A Drug (Ecstasy) without Side effects

Yes, as you might have guessed, I’m talking about Music for sure. A good divine music is indeed like the drug Ecstasy except that one doesn’t experience its side  effects. It’s addictive like a drug but  a good addiction without any hangover. When   you are exposed to it,  it slowly takes you out of the sea of samsara or bondage to the sea of ananda (ecstacy)and before you realise you will feel completely liberated and free from all the  a worldly worries. This is especially so with Hindustani music. The magic begins the moment a maestro introduces a raga from its lower octaves at a very leisurely pace. There’s  absolutely no hurry as the artist stays on each note for a long time. (In contrast, in Carnatic style the musician shows a sense of urgency in moving  from one set of swaras to another).

However, for the magic of music to unfold, one needs a special ambience and special performers to do the job. Here is an account of my recent experience.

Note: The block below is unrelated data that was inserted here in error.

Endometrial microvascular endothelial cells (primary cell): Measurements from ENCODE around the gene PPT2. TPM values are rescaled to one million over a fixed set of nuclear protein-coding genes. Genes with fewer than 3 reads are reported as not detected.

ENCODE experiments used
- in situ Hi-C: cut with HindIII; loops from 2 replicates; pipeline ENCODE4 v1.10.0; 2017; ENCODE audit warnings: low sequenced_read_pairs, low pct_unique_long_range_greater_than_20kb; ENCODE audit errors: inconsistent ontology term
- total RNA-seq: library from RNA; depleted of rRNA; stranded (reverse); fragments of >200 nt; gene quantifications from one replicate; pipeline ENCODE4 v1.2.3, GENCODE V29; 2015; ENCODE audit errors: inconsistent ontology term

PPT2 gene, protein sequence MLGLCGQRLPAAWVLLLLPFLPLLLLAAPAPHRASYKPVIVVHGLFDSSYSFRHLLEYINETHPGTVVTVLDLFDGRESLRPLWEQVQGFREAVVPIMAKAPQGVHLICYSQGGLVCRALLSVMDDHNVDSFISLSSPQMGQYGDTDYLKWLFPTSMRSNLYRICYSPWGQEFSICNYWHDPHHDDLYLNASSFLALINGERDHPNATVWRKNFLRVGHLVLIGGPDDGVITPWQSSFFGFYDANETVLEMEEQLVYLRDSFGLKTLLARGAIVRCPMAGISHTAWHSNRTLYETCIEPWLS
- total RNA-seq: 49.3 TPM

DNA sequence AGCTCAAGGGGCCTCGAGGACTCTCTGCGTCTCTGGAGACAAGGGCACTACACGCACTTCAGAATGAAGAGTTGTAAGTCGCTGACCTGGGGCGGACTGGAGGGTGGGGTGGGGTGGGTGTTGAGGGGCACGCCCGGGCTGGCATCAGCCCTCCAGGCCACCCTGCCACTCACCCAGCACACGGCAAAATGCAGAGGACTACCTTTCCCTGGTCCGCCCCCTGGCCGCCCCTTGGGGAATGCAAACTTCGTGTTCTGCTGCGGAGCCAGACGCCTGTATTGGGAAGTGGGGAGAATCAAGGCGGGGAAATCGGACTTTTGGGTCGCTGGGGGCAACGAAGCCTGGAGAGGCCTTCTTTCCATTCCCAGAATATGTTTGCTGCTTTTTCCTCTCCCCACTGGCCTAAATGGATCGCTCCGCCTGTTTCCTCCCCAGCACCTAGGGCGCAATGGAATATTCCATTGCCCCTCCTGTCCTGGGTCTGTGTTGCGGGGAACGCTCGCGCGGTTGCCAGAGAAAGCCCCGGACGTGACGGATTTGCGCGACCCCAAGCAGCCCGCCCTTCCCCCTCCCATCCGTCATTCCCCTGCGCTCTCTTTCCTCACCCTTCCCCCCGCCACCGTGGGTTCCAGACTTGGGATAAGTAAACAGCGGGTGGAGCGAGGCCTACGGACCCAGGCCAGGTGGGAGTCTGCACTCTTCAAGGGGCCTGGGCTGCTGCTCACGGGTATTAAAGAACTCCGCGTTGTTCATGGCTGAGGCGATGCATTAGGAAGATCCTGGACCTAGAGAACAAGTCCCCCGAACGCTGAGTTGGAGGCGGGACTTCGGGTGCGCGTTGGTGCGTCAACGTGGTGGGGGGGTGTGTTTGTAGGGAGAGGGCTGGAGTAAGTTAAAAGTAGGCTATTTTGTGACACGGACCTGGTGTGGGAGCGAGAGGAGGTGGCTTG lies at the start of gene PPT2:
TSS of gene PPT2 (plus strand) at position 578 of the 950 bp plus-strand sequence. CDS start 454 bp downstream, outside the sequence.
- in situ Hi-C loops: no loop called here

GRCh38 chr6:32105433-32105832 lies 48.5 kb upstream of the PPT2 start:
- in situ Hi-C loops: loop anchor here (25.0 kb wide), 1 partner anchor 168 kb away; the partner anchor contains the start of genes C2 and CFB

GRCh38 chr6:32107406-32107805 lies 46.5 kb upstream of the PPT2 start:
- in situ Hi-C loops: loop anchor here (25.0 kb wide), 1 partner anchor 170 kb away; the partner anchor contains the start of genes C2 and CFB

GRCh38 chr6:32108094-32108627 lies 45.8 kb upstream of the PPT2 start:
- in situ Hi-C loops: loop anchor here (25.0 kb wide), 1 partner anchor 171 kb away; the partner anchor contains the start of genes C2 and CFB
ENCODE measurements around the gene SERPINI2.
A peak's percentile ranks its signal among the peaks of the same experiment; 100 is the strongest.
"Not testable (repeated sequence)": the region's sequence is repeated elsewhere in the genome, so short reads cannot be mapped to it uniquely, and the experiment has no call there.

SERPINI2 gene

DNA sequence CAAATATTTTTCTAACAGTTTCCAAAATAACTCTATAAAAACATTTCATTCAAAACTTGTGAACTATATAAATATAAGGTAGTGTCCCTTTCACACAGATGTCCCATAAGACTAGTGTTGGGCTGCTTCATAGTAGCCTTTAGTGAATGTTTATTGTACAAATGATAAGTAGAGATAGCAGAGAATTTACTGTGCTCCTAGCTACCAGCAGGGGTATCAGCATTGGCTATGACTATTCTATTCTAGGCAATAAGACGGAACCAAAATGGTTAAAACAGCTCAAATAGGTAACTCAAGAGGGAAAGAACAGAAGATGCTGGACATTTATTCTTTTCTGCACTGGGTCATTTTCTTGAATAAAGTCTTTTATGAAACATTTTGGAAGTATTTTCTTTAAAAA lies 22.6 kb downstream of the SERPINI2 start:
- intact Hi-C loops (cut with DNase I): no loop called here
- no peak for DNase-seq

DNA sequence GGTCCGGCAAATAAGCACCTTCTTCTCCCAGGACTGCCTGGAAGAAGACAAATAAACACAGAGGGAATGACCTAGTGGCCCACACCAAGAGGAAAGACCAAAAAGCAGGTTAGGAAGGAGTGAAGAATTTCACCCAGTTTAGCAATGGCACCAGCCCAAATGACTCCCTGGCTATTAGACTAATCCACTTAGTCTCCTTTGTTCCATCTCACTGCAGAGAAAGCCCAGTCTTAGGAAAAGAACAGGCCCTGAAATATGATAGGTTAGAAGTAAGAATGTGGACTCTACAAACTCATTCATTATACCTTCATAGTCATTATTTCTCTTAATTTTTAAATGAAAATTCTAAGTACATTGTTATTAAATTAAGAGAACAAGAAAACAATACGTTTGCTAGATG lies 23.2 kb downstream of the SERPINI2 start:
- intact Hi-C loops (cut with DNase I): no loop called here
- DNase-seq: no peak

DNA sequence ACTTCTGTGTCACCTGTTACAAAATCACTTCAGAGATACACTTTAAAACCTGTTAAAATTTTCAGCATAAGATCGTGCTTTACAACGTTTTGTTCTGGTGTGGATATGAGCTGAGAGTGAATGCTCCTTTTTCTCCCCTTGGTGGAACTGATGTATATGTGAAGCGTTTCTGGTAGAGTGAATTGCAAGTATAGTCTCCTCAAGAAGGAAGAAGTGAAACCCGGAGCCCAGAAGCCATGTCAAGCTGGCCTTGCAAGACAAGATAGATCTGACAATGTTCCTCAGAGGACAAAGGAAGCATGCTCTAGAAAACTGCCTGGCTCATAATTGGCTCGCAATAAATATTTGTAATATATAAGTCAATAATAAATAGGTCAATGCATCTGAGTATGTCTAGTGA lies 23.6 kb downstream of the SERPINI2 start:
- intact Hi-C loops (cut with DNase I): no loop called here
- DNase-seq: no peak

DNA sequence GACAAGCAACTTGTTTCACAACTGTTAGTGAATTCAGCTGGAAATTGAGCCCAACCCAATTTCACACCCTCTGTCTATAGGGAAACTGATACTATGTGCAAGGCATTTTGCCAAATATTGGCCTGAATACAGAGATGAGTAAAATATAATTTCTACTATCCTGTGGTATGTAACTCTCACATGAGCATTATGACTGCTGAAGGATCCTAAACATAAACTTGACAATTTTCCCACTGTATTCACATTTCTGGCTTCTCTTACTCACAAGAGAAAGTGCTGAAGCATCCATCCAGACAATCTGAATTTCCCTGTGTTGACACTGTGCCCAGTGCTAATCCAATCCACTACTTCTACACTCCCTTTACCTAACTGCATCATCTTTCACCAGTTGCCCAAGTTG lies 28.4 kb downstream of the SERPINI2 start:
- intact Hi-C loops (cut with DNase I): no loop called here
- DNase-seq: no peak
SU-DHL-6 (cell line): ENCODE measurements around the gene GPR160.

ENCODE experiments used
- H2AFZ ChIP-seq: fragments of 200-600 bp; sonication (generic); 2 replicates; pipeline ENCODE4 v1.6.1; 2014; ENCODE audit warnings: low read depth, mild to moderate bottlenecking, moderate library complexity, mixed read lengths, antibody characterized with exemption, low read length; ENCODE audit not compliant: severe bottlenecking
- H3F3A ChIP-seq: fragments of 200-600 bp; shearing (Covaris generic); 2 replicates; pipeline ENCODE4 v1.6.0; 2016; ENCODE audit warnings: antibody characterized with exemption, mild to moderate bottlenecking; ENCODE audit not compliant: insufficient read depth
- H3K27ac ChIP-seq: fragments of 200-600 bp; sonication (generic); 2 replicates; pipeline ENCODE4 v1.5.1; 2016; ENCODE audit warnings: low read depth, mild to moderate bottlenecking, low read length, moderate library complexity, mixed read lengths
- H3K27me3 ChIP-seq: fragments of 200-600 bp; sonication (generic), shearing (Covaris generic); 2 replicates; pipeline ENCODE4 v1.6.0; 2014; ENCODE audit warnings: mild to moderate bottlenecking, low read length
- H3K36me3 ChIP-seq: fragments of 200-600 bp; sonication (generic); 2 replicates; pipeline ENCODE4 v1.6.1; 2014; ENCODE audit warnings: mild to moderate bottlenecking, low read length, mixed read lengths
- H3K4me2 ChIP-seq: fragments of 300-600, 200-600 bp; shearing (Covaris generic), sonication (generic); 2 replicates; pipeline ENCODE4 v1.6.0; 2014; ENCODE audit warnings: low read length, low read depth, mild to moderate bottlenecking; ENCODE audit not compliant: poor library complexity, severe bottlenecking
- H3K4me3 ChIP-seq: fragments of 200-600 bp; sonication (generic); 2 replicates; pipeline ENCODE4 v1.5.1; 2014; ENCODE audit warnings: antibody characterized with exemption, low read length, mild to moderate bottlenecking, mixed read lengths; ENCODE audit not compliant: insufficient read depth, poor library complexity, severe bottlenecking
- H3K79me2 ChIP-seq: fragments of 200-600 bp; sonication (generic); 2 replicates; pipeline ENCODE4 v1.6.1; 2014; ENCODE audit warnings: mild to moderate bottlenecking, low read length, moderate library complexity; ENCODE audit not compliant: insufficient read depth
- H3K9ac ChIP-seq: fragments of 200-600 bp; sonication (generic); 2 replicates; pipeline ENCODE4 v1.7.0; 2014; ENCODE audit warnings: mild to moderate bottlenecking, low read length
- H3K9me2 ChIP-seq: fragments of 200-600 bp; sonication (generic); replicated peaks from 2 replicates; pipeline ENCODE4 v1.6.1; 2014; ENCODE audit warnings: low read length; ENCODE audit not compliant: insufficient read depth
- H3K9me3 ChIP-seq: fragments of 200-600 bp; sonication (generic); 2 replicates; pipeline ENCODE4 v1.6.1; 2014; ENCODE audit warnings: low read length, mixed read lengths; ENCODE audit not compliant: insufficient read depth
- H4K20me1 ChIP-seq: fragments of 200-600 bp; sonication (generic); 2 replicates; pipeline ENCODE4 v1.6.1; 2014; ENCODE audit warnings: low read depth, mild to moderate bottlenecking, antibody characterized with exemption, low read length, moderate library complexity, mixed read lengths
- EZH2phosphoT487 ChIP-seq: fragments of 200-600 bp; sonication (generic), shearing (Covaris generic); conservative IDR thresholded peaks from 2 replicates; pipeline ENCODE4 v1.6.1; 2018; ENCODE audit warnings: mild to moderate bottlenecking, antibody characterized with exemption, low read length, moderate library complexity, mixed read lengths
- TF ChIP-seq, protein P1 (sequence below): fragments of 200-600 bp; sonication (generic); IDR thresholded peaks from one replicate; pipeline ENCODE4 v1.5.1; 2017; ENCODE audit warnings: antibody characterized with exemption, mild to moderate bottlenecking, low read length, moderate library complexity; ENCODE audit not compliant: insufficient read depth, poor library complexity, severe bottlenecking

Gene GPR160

It is said that the path to paradise begins with hell. The path  is strewn with obstacles which the faithful should overcome.  This was indeed my experience yesterday when I decided to go for an evening Hindustani concert at Nehru Centre in Worli. It’s an unusual programme in the sense that it started early in the evening at 5pm and ended at 11pm (A full six-hour programme). The programme is titled Teen Prahar. Teen Prahar literally means three quadrants.  Hindustani tradition divides 24 hours of a day into 8 quadrants of 3 hours each and Ragas are classified according to the time of the day. For instance there are early morning Ragas, morning Ragas, afternoon Ragas, early evening Ragas, late evening Ragas, night Ragas and so on. The notes of Ragas play an important role in this classification. For instance, Ragas with shudha madhyama  are normally preferred in the morning like Bhairav, for instance. This was okay in the olden days when people had plenty of time on hand to listen to music throughout the day. But in the present day scenario there are two problems: Firstly, most of the programmes are arranged only in the evenings. Secondly, people have no patience to sit for more than a couple of hours. The net effect is that one gets to hear only a couple of repetitive evening Ragas like Yaman, bhairavi or bhageshri which specifically cater to the mystique of the twilight hours. Teen Prahar is an initiative to cover at least three quadrants of a day and present Ragas which are normally not heard in evening concerts. When it started a decade ago in Bombay, the programmes used to start early in the morning and end only at 11 or 12 midnight. The programme itself was called bhairav se bhairavi Tak by people who are musically savvy. That is, you start with bharav raag,  say, at 6 am and end with bhairavi raga at 12 midnight. Nowadays, the same programme is compressed to 5 to 6 hours – from 5pm to 11pm.